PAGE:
If a per-opener base is used, a copy will be made of your libbase every time the module is opened. InitFuncs will be called before the copy so initialization of values in the libbase will be seen by all the openers. OpenFuncs are called after the copy of the libbase and changes made to libbase are thus private to the opener.

Copying include files

When writing a library, extra includes often have to be provided that can be included by the programs using your library by using #include <...> in the code. For this purpose a copy_includes macro is available. In the following line the arguments are given for the macro with the default values:

%copy_includes mmake=includes-copy includes=$(INCLUDE_FILES) path=. dir=

The arguments of the macro are as follows:

  • Similar to the macros earlier in this document, the mmake argument indicates the meta-target that will copy the includes. The default value is includes-copy so if the argument is not specified the includes will be copied by this meta-target.
  • includes: these are the files to be copied in the system include directory. It may be a list that contains files in subdirectories. By default $(INCLUDE_FILES) is used. This means that you can put the list of the files to copy in the INCLUDE_FILES make variable.
  • path: this argument allows you to copy the includes to a subdirectory of the system include directory. This name is added in front of the include files before they are copied so that the path is added in the include statement e.g. #include <path/...>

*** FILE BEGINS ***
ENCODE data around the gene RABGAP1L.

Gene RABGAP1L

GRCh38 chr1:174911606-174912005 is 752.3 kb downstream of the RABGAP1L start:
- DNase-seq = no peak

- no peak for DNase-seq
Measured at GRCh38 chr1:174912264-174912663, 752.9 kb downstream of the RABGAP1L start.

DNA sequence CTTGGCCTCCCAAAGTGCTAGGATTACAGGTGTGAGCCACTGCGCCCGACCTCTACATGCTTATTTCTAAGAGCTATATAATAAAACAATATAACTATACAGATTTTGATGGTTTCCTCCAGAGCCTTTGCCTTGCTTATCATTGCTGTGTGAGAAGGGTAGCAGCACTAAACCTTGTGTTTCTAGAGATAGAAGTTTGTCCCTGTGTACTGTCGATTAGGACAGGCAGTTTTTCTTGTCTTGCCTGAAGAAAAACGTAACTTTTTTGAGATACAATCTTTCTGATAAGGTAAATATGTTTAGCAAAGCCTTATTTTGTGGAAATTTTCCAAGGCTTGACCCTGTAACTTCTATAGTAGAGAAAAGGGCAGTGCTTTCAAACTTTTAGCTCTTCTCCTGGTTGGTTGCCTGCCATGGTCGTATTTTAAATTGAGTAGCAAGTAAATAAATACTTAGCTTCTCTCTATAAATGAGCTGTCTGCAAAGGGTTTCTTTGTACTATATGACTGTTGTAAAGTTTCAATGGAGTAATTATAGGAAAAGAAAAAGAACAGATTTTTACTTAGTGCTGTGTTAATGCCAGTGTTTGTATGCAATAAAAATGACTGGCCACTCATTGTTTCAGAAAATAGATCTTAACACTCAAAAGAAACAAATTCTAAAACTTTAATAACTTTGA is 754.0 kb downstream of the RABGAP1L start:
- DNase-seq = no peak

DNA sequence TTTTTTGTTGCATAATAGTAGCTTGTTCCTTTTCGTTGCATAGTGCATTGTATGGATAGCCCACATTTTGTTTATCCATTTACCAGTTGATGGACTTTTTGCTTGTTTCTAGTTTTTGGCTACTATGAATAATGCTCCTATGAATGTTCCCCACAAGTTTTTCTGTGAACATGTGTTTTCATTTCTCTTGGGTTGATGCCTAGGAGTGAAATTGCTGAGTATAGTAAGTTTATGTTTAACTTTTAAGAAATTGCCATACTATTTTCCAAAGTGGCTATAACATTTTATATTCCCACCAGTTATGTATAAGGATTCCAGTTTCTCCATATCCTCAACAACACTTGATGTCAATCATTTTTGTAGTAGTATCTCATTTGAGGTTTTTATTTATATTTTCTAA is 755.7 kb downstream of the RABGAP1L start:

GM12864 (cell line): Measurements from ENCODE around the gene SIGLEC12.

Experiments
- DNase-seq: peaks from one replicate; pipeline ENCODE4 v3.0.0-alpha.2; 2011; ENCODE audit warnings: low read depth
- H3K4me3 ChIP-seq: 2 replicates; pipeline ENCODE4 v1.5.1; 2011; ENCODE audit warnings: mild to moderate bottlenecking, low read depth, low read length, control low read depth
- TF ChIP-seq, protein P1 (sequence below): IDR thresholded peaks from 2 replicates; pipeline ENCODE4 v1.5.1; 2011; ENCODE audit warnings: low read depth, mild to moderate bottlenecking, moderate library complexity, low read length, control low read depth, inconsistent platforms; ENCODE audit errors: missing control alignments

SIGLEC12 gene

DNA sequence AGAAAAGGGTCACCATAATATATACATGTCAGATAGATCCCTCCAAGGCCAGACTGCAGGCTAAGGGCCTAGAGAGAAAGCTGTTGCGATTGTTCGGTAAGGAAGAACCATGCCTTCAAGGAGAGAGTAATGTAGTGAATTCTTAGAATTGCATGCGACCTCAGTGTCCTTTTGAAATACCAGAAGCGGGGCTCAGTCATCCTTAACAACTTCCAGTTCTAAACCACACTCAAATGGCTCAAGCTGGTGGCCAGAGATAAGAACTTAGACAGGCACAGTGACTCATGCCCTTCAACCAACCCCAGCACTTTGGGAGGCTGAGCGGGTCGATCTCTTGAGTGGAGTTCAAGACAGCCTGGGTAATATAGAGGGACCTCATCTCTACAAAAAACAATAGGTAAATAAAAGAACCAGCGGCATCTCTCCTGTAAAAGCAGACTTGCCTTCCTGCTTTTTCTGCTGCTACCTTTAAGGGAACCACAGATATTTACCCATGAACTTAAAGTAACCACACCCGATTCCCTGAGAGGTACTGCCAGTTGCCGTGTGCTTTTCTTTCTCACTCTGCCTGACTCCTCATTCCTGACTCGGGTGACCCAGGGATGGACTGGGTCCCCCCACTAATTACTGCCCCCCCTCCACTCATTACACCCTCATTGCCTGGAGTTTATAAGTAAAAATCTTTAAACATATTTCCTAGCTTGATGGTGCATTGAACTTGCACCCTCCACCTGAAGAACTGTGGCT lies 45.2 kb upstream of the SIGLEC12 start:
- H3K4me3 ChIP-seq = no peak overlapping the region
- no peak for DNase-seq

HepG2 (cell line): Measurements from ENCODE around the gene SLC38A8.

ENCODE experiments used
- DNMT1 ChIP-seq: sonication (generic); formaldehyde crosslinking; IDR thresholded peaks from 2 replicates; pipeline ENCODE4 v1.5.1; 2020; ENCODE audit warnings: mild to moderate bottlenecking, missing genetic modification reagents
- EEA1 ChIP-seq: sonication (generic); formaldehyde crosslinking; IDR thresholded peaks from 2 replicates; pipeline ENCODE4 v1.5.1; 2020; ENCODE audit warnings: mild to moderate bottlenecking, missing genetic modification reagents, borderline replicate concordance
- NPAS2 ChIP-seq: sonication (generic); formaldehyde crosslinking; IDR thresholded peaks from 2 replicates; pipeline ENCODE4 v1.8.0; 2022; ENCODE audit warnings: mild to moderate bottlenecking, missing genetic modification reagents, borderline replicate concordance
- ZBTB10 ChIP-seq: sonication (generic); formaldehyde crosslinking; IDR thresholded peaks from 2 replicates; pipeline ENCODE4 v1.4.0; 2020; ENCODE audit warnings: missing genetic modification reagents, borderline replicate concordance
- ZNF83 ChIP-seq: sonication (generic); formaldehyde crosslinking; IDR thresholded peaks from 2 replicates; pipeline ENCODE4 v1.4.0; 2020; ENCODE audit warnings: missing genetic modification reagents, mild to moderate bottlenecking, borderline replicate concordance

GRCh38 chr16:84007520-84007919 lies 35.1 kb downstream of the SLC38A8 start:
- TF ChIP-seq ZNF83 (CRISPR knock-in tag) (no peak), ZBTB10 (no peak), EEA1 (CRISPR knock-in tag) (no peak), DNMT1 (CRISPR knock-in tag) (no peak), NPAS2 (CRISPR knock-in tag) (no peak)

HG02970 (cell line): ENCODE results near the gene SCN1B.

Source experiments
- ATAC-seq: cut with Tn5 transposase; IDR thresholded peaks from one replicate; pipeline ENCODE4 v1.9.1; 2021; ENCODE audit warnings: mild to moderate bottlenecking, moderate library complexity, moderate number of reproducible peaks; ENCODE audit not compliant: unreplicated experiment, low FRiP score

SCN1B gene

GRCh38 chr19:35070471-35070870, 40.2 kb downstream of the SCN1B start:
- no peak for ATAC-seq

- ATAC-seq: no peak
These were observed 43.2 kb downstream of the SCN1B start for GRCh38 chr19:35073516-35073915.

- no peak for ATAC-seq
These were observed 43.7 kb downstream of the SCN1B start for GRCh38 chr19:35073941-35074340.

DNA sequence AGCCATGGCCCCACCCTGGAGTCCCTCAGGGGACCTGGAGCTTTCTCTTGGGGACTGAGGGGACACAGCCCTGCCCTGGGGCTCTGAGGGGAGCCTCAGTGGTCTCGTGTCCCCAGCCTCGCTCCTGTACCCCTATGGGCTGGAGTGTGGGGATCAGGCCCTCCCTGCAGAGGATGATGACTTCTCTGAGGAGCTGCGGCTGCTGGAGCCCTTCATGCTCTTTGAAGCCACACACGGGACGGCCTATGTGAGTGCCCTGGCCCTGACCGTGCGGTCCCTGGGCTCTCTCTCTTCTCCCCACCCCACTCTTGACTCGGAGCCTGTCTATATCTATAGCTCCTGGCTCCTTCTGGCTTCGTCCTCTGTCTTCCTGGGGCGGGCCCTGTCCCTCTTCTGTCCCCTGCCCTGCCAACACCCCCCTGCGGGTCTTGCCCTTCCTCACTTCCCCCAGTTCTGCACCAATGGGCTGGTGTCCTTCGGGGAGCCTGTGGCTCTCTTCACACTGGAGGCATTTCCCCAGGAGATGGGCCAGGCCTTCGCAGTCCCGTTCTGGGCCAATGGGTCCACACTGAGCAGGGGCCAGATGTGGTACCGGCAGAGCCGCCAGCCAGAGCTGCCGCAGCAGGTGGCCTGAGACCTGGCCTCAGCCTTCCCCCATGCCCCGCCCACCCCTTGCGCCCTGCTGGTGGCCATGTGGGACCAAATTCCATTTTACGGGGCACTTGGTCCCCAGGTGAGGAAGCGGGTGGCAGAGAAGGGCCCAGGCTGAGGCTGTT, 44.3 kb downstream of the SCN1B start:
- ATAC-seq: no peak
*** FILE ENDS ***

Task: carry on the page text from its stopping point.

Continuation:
• dir: this argument allows to strip a directory from the include files list before they are copied to the system include directory. This is often used to put the include files in a subdirectory called include. By then specifying the argument dir=include the include files are copied from this subdirectory but to a path in the system directory not containing the include directory.

Some examples to make this more clear:

  • Example 1: copy the *.h files from the current directory to the system include directory:

    INCLUDE_FILES := $(wildcard *.h)
    %copy_includes mmake=MyIncludes
    
  • Example 2: copy the mylib.h file to the libraries directory:

    %copy_includes mmake=MyLib-includes includes=mylib.h path=libraries
    

    The programs can then use #include <libraries/mylib.h> to access your include file.

  • Example 3: copy files from the include subdirectory to the system include directory:

    INCLUDE_FILES := $(wildcard include/*.h)
    %copy_includes mmake=MyIncludes dir=include
    

    If then a file include/myinclude.h is available the programs don't use #include <include/myinclude.h>``m but rather``#include <myinclude.h>.

Using non-core libraries in programs or libraries

Before programs or other libraries can use a library that is not part of the core AROS libraries, they have to add it to the list of libraries to use, by using the uselibs argument for the %build_prog or the build_module macro. So if you want your program to use the mylib library you have to do it like this:

%build_prog ... uselibs=mylib

For a library it looks the same:

%build_module ... uselibs=mylib